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because of the ease of level-shifting using transformers. A transformer operates by

magnetically coupling two coils with typically different numbers of turns. If the number

of turns on the secondary winding is greater than the number on the primary winding,

then the transformer steps up the voltage. This is useful for transmission where, for a

given power being transmitted, we wish to have as large a voltage as possible so that the

corresponding current is small. A small current implies fewer I 2 R conduction losses and

less voltage drop between different points in the network. If the transformer has fewer

turns on the secondary, then the secondary voltage is less than the primary and we have a

step-down transformer. This is what we investigated in Experiment #13 as part of our

unregulated and regulated power supplies. Since in the 1890s DC had no comparable

mechanism for achieving voltage level shifting and therefore no comparable convenience

or efficiency, AC soon became dominate.

With the advent of switching technology, vacuum tubes and then semiconductors,

we now have the possibility of using controlled electronic switches, in concert with the

energy storage properties of inductors and capacitors, to realize DC voltage level shifting.

Now you might ask: cant we simply do this with voltage dividers to achieve lower DC

voltages? The answer is yes, but when significant amounts of power are required, this

approach quickly becomes very inefficient. A switchmode power converter that

efficiently steps down DC voltage is called a buck chopper. An alternative to the buck

chopper is the voltage regulator approach such as the LM317 that we investigated in Lab

#13. Now also interestingly, we have the capability of stepping up DC voltages

electronically. This device is called a boost converter and will be the focus of this lab

exercise.

iL

Vin

Rout Vout

To appreciate the need for a boost converter, consider that you have a 9-volt

battery but that you require additional voltages to energize various electronic circuitry,

for instance 12V, 15V and maybe 24V. Now one solution could be to resize the battery

for the maximum voltage required (here 24V) and then use buck choppers to efficiently

generate the lower levels. If this approach is not an option, then we need to consider the

boost converter. A separate lecture on the boost converter documents its principle of

operation, shows representative current waveforms, and develops design relationships to

aid in the selection of circuit components. This will not be repeated here in detail, but

some key results will be highlighted.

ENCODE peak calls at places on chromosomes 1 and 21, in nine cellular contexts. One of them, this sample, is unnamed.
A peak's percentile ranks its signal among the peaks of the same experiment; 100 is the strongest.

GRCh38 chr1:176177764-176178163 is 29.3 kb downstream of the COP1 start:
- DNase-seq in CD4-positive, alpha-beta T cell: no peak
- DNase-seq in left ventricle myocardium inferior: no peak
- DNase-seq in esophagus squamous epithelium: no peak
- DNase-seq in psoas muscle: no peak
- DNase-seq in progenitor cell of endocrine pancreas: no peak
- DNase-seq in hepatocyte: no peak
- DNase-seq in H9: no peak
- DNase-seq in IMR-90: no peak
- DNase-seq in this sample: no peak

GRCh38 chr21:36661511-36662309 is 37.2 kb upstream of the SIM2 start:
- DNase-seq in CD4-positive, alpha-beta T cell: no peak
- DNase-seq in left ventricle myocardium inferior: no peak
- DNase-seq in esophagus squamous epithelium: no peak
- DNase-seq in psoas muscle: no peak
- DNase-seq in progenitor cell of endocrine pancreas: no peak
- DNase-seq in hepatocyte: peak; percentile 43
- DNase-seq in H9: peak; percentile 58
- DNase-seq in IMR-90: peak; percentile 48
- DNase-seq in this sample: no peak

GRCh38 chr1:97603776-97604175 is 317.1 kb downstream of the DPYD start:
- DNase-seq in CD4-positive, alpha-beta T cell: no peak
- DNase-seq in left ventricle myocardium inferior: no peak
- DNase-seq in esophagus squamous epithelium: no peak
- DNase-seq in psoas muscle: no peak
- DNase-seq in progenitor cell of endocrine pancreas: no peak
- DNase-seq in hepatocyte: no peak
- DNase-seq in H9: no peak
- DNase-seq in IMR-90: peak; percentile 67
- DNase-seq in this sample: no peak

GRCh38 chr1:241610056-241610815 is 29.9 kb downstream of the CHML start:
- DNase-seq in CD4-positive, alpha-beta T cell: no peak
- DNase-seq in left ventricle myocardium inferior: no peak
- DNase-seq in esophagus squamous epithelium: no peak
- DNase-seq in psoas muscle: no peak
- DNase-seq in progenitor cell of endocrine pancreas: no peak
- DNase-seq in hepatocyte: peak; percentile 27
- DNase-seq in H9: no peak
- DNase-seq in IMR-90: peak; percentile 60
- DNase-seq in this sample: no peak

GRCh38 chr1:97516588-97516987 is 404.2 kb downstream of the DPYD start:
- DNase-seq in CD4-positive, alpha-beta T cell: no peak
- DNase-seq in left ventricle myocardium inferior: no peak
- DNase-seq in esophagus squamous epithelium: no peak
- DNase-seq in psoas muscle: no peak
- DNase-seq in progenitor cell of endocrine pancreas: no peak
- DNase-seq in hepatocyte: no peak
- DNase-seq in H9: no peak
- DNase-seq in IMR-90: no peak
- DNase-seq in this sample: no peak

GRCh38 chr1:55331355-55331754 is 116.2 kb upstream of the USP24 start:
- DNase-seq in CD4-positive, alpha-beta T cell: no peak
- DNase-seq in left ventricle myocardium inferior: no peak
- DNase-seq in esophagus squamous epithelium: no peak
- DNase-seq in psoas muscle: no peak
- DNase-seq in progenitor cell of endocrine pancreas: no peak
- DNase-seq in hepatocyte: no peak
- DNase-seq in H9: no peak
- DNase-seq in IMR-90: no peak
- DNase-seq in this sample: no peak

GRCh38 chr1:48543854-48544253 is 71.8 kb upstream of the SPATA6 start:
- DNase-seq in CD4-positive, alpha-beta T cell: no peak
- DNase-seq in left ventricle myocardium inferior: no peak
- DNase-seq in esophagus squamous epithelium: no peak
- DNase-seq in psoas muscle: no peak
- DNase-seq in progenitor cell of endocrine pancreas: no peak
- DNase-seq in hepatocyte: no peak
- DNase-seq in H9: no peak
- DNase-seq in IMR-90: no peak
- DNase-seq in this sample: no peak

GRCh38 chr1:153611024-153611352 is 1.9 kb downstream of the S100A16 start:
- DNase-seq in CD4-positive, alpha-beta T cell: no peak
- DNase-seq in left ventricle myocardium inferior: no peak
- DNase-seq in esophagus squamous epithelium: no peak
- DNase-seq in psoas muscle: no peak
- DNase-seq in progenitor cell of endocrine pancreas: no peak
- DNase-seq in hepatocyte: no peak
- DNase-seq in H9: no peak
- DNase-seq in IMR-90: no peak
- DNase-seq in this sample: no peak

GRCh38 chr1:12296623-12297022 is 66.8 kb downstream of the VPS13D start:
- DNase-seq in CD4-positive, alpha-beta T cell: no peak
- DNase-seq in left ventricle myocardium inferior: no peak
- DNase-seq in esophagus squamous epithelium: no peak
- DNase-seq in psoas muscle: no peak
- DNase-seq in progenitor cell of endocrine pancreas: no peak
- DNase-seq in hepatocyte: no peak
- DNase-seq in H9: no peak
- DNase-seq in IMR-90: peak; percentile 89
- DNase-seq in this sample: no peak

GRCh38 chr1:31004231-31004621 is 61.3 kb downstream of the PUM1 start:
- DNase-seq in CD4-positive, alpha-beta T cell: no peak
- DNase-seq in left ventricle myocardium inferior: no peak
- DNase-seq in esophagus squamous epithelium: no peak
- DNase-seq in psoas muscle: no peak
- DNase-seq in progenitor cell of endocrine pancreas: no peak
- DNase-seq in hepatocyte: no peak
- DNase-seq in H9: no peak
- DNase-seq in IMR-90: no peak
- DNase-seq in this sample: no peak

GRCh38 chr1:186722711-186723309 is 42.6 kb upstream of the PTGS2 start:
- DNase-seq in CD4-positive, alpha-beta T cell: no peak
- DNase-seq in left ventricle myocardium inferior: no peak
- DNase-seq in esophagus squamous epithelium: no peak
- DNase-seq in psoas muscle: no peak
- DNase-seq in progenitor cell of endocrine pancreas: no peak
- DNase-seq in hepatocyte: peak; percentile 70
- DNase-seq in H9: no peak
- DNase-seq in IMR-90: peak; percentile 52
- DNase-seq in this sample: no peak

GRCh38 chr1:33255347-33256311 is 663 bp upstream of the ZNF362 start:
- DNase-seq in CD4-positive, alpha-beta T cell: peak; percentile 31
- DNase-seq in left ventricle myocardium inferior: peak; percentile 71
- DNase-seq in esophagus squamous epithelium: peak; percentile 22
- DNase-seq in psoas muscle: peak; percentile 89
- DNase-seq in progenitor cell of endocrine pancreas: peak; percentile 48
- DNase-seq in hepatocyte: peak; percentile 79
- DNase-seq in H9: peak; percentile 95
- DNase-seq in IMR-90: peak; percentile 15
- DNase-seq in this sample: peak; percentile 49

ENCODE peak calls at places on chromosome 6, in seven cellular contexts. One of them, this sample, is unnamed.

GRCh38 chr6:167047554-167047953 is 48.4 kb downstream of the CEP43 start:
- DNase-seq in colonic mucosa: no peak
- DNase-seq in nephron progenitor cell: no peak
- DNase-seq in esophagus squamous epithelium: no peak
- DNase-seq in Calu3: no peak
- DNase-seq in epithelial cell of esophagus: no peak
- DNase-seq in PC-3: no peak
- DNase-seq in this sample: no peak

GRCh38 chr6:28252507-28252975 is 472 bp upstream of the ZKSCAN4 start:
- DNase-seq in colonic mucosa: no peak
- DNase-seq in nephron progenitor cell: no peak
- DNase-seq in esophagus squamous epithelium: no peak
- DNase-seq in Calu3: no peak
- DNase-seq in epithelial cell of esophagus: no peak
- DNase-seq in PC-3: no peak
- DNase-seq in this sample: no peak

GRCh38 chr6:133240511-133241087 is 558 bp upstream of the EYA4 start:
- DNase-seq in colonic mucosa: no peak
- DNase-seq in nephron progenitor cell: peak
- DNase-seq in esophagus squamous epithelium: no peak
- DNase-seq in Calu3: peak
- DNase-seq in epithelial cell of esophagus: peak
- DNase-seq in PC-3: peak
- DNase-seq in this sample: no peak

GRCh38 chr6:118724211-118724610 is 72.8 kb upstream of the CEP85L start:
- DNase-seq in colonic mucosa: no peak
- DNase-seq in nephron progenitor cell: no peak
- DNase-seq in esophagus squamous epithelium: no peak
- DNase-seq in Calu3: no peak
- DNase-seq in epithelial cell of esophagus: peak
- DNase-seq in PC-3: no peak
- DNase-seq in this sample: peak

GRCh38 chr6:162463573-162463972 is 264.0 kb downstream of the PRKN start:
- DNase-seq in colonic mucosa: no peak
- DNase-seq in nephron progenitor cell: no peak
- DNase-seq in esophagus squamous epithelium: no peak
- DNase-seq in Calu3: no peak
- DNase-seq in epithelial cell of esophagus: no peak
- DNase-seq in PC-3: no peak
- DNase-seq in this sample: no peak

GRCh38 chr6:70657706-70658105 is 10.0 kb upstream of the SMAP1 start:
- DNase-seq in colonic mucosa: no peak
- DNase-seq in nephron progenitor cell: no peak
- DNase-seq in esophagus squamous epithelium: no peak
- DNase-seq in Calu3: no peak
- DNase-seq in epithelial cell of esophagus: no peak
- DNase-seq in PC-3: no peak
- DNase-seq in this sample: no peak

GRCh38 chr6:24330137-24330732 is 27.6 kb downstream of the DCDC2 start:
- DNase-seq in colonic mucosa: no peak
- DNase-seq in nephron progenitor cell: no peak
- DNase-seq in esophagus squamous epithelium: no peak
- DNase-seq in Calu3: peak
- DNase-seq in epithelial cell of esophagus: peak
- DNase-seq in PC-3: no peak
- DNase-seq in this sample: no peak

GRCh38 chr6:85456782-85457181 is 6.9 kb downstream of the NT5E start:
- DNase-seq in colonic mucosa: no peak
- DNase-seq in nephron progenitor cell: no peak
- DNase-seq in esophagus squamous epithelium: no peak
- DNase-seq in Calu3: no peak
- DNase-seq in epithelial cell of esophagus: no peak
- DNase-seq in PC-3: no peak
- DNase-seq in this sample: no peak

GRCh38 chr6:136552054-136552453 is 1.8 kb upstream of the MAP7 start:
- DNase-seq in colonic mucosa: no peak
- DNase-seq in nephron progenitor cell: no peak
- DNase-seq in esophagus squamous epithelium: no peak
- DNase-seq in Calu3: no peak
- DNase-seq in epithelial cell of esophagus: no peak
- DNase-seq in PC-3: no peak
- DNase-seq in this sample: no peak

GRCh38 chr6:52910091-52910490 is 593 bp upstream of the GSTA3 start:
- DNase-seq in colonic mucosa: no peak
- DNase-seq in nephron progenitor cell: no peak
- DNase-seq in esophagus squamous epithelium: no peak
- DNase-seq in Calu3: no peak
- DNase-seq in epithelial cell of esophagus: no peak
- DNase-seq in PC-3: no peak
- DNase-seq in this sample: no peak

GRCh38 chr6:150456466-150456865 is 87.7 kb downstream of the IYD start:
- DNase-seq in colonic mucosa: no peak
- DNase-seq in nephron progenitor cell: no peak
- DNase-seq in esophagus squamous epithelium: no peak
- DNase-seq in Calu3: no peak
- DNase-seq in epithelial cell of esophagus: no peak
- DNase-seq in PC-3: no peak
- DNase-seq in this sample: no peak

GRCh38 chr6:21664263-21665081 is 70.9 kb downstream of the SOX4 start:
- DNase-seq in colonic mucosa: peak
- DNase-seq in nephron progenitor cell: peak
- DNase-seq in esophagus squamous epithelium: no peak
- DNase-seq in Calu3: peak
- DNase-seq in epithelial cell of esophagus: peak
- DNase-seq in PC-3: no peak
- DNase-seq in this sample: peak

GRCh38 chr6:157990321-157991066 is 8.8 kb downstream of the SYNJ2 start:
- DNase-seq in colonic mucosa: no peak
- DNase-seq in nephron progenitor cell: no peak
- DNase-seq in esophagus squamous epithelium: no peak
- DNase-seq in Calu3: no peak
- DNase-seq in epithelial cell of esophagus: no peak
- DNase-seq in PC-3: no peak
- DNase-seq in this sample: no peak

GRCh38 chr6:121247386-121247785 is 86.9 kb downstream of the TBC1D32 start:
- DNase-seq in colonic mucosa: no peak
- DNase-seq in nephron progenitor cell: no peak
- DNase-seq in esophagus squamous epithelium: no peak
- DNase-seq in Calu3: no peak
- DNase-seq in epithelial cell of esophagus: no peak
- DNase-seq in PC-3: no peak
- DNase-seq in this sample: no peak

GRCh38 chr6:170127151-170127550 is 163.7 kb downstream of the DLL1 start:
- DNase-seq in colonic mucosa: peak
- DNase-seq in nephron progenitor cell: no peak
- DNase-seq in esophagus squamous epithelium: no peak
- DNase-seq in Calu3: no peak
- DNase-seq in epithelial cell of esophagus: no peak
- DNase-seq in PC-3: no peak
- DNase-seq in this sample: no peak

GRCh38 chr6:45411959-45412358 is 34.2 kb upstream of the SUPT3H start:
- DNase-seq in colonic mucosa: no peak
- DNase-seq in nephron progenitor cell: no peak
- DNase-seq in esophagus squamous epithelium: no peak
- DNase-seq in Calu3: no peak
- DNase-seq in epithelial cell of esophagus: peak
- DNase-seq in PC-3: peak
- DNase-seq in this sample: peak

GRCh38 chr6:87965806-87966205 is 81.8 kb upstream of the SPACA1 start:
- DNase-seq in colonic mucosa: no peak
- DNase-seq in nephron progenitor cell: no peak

iL

switch

open

switched closed

I max

I min

t

DTs

Ts

The circuit for the boost converter is illustrated in Figure 1. For a given switching

period denoted by Ts , the switch is closed for a portion of the time, ton , and is open for

the remainder. This ratio of on time to switching period is termed the duty cycle,

designated by D. We then found that for continuous inductor current that the output

voltage was related to the input voltage by the following relation:

Vout =

Vin

1 D

Since D is constrained to be between 0 and 1, this implies that Vout Vin , hence a boost

converter. A representative waveform for the inductor current is illustrated in Figure 2.

For this current to be in the continuous mode, it must not fall to zero (that is, I min > 0 A ).

As indicated in lecture, we prefer to operate the converter in this mode. As a

consequence, we derived a necessary and sufficient condition to ensure that the inductor

current would remain continuous for all anticipated load conditions. This relationship

helped us identify the minimum inductance required for the converter.

R

(1 D ) D

= out ,max

2 fs

2

Lcrit

1

is the switching frequency and Rout ,max is the largest value of output

Ts

resistance anticipated. In our exercise today, our choice of L will be constrained and we

will resolve the equation to identify the minimum permissible switching frequency.

In the above, f s =

R

(1 D ) D

= out ,max

2L

2

f s ,min

The corresponding equations for the minimum and maximum inductor currents then

become.

I min =

I max =

Vin

Rout (1 D )

Vin

Rout (1 D )

Vin D

2 Lf s

Vin D

2 Lf s

We also derived a design requirement on the output capacitance based on the permitted

peak-to-peak ripple in the output voltage. Here we found that the capacitor had to be

sized to satisfy the following minimum constraint.